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Sex Transm Dis. 2008 Apr;35(4):336-40. doi: 10.1097/OLQ.0b013e31815ed7b2.

Evaluation of a testing-only "express" visit option to enhance efficiency in a busy STI clinic.

Author information

1
Denver Public Health Department, Denver, Colorado 80204-4506, USA.

Abstract

OBJECTIVE:

To evaluate the use of a testing-only "express" visit option to enhance efficiency in a busy STI clinic.

METHODS:

At the Denver Metro Health Clinic, clients at low risk for sexually transmitted infections (STI) are offered an express visit comprised of a urine test for Chlamydia trachomatis (CT) and Neisseria gonorrhoeae (GC) as well as optional syphilis and human immunodeficiency virus (HIV) testing, but no physical examination. Higher risk clients (STI-related symptoms, contact to STI, men having sex with men, injection drug use, exchange of sex for money or drugs) are offered a comprehensive visit that includes a physical examination. The triage system was evaluated for the period April 2005--July 2006 by comparing rates of CT, GC, syphilis, and HIV between the 2 visit options.

RESULTS:

Of 13,447 clients with new visits, 3284 (24.4%) were express visits. When compared with clients with comprehensive visits, express visit clients had lower rates of CT (8.1% vs. 17.2%), GC (0.9% vs. 7.4%), syphilis (0.7% vs. 1.2%), and HIV (0.1% vs. 0.2%). Of 2969 STI cases, only 10.8% were diagnosed among clients with express visits. Express visits resulted in a 39% time saving for men and a 56% for women. With the possible exception of asymptomatic urethritis among men, underdiagnosis of STI beyond CT, GC, syphilis, and HIV among express visit clients appeared to be low.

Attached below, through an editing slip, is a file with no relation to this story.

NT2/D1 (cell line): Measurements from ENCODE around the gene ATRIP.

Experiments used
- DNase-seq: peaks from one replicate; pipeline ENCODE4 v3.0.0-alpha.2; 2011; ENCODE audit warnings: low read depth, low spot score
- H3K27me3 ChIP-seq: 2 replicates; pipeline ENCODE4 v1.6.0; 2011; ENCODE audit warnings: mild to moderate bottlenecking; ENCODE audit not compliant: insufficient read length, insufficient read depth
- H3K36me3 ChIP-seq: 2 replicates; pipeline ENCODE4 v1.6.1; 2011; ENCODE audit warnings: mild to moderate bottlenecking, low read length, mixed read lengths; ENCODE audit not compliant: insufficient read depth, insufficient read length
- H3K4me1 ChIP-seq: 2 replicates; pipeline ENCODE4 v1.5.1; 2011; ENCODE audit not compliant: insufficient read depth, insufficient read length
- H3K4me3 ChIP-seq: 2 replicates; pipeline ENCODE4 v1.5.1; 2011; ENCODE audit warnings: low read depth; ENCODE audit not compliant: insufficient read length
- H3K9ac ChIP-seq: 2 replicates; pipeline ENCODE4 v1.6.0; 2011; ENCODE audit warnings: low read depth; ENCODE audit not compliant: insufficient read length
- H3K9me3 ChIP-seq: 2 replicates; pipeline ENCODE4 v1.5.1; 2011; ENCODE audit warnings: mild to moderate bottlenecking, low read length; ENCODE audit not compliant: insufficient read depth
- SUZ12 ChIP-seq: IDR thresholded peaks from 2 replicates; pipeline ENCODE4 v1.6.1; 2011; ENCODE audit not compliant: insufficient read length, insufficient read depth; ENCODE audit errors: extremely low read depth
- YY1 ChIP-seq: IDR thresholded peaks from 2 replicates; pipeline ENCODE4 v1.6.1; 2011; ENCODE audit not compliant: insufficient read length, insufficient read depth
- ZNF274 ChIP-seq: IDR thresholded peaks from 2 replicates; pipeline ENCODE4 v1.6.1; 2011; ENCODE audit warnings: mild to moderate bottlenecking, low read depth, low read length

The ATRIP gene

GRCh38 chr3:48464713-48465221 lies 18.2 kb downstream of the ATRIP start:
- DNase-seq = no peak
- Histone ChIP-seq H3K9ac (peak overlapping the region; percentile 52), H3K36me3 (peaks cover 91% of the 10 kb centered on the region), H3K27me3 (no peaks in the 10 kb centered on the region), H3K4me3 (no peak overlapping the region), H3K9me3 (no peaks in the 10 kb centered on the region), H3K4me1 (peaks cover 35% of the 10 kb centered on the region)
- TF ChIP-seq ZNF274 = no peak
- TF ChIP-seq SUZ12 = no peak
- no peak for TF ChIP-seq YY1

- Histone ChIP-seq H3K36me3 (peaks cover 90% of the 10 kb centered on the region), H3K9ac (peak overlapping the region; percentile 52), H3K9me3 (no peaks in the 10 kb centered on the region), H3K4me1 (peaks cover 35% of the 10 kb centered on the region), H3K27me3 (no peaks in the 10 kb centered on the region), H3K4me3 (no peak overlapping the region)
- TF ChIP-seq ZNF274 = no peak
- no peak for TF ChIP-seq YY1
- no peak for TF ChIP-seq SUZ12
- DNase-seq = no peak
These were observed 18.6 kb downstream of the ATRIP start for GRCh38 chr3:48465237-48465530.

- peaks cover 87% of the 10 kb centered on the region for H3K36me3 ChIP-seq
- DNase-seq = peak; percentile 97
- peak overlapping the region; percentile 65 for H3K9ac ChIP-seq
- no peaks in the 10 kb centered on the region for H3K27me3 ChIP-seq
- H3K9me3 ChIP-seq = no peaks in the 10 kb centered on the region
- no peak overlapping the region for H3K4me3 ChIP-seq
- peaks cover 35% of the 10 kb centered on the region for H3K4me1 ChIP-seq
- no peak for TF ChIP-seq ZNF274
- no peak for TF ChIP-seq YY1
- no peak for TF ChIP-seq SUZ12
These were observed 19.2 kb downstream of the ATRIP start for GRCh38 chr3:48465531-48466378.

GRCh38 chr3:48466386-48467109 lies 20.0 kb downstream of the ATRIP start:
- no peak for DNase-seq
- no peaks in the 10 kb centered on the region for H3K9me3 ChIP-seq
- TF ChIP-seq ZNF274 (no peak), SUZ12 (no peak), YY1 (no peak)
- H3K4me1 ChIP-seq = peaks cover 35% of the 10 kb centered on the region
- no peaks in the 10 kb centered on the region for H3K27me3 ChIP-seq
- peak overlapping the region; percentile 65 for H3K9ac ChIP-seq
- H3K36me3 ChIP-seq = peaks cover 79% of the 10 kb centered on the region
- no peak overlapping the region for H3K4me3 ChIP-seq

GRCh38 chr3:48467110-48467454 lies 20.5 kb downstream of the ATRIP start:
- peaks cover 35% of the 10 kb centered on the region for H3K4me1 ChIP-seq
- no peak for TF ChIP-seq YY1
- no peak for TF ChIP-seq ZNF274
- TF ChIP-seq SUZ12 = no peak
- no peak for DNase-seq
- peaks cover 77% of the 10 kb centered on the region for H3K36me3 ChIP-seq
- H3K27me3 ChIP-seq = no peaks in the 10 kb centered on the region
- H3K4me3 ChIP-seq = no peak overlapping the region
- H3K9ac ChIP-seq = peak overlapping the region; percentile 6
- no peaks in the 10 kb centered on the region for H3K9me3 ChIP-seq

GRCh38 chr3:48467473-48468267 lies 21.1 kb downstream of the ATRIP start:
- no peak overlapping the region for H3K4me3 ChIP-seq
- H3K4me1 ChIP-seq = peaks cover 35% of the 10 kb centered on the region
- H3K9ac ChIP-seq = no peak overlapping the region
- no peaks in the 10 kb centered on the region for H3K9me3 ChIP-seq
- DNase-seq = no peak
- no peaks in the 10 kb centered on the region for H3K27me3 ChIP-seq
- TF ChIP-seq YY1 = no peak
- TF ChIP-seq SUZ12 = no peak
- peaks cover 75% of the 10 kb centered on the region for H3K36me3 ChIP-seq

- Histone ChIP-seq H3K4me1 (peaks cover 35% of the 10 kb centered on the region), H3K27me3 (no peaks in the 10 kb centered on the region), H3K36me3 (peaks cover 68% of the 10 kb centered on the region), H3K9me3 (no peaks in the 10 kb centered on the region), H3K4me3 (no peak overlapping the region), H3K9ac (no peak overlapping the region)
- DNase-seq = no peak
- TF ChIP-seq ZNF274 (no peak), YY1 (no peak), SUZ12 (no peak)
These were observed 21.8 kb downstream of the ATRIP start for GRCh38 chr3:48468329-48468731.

CONCLUSION:

The triage system at DMHC effectively selects clients at highest risk for STI and increases clinic efficiency.

PMID:
18277943
DOI:
10.1097/OLQ.0b013e31815ed7b2
[Indexed for MEDLINE]

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